On the heels of a successful 2012, here at Recurrent Energy we are looking forward to some major milestones in 2013 as we continue to build out our utility-scale portfolio. It’s not just a big year for our company, the solar industry as a whole is putting some big numbers on the board. We are
clearly seeing solar’s transition to playing a mainstream role in energy markets.
Our 2012 activity brought Recurrent Energy’s total completed projects to 138MW now in operation. Operating results were above plan, as we completed our second year with solid profits. On the capital raising front, we’ve secured well over $2B in cumulative project finance commitments to support our build-out. Last year was also a good year in terms of new development successes. Our team added another 114MW of new utility contracts, pushing our total portfolio to just over 700MW.
In 2013, we have over 300MW of projects lined up for completion—more than 200% of what we’ve built to date as a company. This includes the first two waves of our 220MW of Ontario projects, another major milestone for the company. We’re firing on all cylinders across the organization as we execute a historic push to get these projects out the door successfully. I have to say it’s gratifying to finally see years of development work come to fruition.
What’s even more exciting is that our results are just one example of the growth and success we’re seeing across the solar industry as it transitions to the mainstream. Today, SEIA and GTM Research released their U.S.Solar Market Insight Report: 2012 Year In Review.
Here are just a few of the highlights for 2012:
- US solar installations came in at over 3.3
gigawatts (GW), a 76% improvement over the previous year
- The U.S. accounted for 11% of all global PV
installations, its highest market share in at least fifteen years
- Cumulative PV capacity operating in the U.S. stood
at 7.2GW at the end of the year
Despite the magnitude of these numbers, they fail to express just how exciting and dramatic of a transition the industry is going through. I’ve heard stories from natural gas insiders about how hard it was to get people in the outside to see the revolution that was occurring with shale gas in the early 2000s. I think solar is reaching a similar inflection point, and we are only scratching the surface of what solar can offer our country.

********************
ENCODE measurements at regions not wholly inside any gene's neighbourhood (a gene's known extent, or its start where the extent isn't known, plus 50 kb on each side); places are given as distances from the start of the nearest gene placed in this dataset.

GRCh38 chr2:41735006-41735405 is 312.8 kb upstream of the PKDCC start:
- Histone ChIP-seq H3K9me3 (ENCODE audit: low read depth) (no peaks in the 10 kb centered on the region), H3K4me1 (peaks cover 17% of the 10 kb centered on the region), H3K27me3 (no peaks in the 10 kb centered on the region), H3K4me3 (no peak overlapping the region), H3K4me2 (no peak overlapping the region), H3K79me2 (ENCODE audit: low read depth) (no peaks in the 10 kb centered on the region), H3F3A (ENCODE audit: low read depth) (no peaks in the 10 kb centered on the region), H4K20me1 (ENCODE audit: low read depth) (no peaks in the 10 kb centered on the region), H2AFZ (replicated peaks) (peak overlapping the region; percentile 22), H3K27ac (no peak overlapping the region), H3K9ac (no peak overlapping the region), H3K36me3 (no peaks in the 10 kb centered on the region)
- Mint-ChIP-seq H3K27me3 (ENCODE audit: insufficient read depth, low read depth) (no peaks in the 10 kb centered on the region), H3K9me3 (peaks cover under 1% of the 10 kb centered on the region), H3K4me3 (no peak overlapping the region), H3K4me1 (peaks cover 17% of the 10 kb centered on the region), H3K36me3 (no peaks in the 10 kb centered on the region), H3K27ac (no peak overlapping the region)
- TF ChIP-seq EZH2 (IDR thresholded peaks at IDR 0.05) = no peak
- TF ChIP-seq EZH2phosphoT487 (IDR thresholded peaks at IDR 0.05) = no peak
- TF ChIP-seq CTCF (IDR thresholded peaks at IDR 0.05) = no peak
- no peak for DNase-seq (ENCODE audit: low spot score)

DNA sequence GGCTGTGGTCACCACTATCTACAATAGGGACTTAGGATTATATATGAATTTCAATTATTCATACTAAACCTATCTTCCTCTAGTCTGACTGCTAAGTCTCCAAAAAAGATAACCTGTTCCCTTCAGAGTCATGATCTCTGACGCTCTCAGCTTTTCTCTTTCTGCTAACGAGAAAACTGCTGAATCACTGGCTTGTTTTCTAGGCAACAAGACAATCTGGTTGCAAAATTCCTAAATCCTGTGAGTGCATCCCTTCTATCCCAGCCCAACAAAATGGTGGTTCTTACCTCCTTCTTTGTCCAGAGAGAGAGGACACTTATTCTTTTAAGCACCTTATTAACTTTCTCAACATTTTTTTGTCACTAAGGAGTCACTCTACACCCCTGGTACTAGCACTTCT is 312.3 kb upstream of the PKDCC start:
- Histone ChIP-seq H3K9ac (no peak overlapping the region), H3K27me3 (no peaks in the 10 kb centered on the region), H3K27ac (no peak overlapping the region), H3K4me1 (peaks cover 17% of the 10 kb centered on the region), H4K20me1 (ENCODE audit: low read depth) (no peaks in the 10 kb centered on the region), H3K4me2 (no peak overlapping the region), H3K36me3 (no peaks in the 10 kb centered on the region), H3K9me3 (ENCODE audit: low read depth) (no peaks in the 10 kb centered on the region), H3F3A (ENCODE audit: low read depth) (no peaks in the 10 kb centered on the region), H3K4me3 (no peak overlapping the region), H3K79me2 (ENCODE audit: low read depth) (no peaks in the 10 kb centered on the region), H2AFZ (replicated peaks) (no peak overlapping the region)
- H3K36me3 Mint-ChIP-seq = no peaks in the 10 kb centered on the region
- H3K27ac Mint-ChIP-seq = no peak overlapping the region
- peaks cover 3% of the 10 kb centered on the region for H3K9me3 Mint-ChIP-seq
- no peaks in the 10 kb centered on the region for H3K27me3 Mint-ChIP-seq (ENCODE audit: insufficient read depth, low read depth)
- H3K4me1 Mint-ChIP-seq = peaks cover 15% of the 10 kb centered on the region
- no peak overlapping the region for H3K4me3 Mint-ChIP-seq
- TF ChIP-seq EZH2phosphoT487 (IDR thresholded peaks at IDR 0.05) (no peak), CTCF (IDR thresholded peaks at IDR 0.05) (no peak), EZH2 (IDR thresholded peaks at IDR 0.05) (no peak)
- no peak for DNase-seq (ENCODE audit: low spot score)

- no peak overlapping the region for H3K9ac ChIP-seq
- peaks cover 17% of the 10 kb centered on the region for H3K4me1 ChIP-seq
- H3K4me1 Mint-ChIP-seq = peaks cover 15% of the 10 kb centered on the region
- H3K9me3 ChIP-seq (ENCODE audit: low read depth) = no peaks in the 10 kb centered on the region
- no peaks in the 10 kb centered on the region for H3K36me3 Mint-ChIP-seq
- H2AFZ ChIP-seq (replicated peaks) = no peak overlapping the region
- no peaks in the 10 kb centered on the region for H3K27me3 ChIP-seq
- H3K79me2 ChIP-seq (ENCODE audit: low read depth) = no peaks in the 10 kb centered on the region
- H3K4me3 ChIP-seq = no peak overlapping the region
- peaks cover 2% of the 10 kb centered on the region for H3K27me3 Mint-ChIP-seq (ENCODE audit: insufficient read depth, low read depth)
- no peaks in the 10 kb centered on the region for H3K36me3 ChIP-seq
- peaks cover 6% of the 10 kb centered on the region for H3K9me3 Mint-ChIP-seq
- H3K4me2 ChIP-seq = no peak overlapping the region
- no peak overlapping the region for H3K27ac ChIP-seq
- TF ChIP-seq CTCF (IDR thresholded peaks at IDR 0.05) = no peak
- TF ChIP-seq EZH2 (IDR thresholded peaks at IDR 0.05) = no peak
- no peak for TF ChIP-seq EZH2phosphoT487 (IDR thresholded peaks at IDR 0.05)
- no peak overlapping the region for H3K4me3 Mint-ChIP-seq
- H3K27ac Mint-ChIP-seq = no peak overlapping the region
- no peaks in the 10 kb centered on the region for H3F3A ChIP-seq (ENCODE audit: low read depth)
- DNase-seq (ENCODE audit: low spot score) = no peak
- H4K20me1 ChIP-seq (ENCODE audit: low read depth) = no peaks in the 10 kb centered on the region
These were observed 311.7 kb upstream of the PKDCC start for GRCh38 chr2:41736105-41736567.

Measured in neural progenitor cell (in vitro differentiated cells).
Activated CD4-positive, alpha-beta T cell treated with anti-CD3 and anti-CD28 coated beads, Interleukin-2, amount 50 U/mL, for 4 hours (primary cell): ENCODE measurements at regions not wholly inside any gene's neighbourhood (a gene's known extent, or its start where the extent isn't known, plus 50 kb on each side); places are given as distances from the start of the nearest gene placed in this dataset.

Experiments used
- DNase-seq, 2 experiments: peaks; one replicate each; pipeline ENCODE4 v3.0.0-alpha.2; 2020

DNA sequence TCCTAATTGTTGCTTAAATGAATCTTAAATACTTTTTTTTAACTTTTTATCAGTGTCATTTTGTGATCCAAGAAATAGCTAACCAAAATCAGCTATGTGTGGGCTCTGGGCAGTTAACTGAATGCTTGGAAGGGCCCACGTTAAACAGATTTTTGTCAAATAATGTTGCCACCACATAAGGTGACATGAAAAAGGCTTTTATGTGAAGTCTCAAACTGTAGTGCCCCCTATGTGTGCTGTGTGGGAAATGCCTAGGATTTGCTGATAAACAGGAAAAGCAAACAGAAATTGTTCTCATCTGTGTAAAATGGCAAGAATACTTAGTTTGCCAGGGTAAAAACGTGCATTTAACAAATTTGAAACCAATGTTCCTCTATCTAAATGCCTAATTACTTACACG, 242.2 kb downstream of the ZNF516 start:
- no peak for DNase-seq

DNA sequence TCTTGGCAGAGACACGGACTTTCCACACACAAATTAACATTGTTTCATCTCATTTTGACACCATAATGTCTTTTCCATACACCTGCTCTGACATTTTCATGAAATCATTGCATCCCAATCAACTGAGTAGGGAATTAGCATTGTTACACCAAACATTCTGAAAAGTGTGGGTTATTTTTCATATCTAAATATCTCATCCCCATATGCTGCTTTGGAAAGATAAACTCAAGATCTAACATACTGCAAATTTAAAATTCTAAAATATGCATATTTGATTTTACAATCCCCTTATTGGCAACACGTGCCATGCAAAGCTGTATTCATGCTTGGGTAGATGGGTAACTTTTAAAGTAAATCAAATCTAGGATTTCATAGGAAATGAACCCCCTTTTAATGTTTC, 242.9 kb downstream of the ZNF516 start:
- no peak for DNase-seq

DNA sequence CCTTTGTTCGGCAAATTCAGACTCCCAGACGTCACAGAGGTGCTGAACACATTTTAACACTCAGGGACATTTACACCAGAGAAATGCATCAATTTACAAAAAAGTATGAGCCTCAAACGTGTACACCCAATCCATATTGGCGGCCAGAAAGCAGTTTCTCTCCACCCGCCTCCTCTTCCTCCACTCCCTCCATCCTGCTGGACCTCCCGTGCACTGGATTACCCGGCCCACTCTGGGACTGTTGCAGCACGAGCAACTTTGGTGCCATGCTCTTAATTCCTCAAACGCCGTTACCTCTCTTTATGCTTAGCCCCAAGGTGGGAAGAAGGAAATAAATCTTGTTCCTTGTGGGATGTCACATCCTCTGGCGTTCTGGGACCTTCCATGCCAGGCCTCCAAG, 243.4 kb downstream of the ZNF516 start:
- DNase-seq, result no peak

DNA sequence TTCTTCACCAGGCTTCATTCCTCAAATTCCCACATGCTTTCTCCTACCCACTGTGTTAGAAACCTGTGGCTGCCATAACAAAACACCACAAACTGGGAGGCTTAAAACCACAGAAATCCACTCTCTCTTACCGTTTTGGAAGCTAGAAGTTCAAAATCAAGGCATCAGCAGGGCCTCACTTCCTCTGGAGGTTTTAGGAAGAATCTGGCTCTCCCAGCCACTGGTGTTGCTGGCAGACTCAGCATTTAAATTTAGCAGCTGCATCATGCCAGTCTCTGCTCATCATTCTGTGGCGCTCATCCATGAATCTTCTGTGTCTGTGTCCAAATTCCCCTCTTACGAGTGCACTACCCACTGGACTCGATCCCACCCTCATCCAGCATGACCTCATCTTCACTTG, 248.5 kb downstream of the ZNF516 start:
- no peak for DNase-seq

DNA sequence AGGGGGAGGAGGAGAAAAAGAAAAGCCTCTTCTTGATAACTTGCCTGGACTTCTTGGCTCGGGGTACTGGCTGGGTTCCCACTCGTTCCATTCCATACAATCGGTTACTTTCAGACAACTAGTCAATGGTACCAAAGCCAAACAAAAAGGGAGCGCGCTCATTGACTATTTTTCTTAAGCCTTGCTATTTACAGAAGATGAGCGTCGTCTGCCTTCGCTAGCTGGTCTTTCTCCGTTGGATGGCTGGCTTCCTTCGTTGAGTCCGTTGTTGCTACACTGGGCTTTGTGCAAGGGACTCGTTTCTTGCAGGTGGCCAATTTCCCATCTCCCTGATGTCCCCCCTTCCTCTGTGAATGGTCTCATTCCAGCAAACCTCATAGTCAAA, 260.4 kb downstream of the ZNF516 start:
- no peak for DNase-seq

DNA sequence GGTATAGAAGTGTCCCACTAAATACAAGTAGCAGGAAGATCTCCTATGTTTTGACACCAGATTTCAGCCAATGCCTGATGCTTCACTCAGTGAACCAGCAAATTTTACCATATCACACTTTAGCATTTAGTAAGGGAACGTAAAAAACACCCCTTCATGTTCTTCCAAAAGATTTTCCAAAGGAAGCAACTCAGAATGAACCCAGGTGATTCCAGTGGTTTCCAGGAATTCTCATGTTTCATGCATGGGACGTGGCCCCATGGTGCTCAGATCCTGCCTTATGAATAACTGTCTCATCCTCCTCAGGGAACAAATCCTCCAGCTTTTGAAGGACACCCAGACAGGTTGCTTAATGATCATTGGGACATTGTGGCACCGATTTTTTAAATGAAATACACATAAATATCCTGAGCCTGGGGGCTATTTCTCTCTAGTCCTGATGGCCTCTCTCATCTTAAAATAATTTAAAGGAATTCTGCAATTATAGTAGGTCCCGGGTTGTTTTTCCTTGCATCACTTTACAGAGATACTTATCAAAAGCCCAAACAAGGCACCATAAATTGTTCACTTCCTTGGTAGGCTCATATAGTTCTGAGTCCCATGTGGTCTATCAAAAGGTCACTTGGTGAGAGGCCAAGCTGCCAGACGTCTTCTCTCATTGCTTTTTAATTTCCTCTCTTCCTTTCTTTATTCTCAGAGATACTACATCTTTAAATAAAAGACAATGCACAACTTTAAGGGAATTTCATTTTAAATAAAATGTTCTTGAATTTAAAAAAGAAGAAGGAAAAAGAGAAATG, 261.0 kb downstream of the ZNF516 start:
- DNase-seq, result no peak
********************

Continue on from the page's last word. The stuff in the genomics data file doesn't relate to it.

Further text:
Over the last several years, massive cost reductions drove solar to competitive parity with other wholesale power sources. As a result, solar – once the most expensive source of electric power – is now one of the three least expensive sources of power (solar, wind, and natural gas). This remarkable
transformation has all but guaranteed solar will have a mainstream role in our energy future. And it means our country can ‘get clean’ without breaking the bank.
2013 will be the year this transformation becomes apparent to the outside world. This is the year solar will exceed all but gas in terms of new power plants put into operation. GTM is forecasting the industry will deliver 4.3 GW of new generation—the first year solar will deliver more than new wind or coal. And I have a feeling that number may actually be a bit conservative.
This will also be the year Americans start to realize just how affordable solar has become. Rooftop solar can now be installed for under $4 per Watt, making it competitive with retail electric rates in many regions. Meanwhile, utility solar costs have broken through the $2 per Watt barrier. As a result, the price utilities pay for solar electricity from new plants has declined to $60-$70 per MWh ($0.06-$0.07 per kWh). In fact First Solar just announced a contract with El Paso Electric Co. just below that at $57.9 per MWh.
Pricing in this range makes solar just about competitive with existing gas-fired power and arguably competitive with a new-build gas plant, once you figure permitting and operating costs into the equation. Even more profound, a solar plant has low operating costs and zero fuel costs. It will generate power at that low fixed price for the entire 25-year plus lifetime of the plant. Yet in that same period of time, the cost of natural gas-fired power is forecast to rise to well above $90 per MWh.
All signs point to 2013 being a watershed year for solar. What lies behind us is the history of solar’s maturation from an expensive technology to affordable power. What lies ahead is a future in which solar plays a mainstream role in generating the power we use every day. In fact, the latest forecast from IHS indicates that by 2030, solar and renewables will deliver as much power in the U.S. as the nuclear sector does today.
I have one problem with this tremendous progress – it is not enough. Status quo projections do not come close to tapping the potential of solar and other renewables. So while I am excited about how far solar has come, I know we have a long way to go to realize the full benefit renewables offer our nation. Getting there will require a frank discussion about what to do with our natural gas bounty, putting a real and meaningful price on carbon, and redesigning our energy grid to manage a high penetration of intermittent clean resources.
More on that in later posts.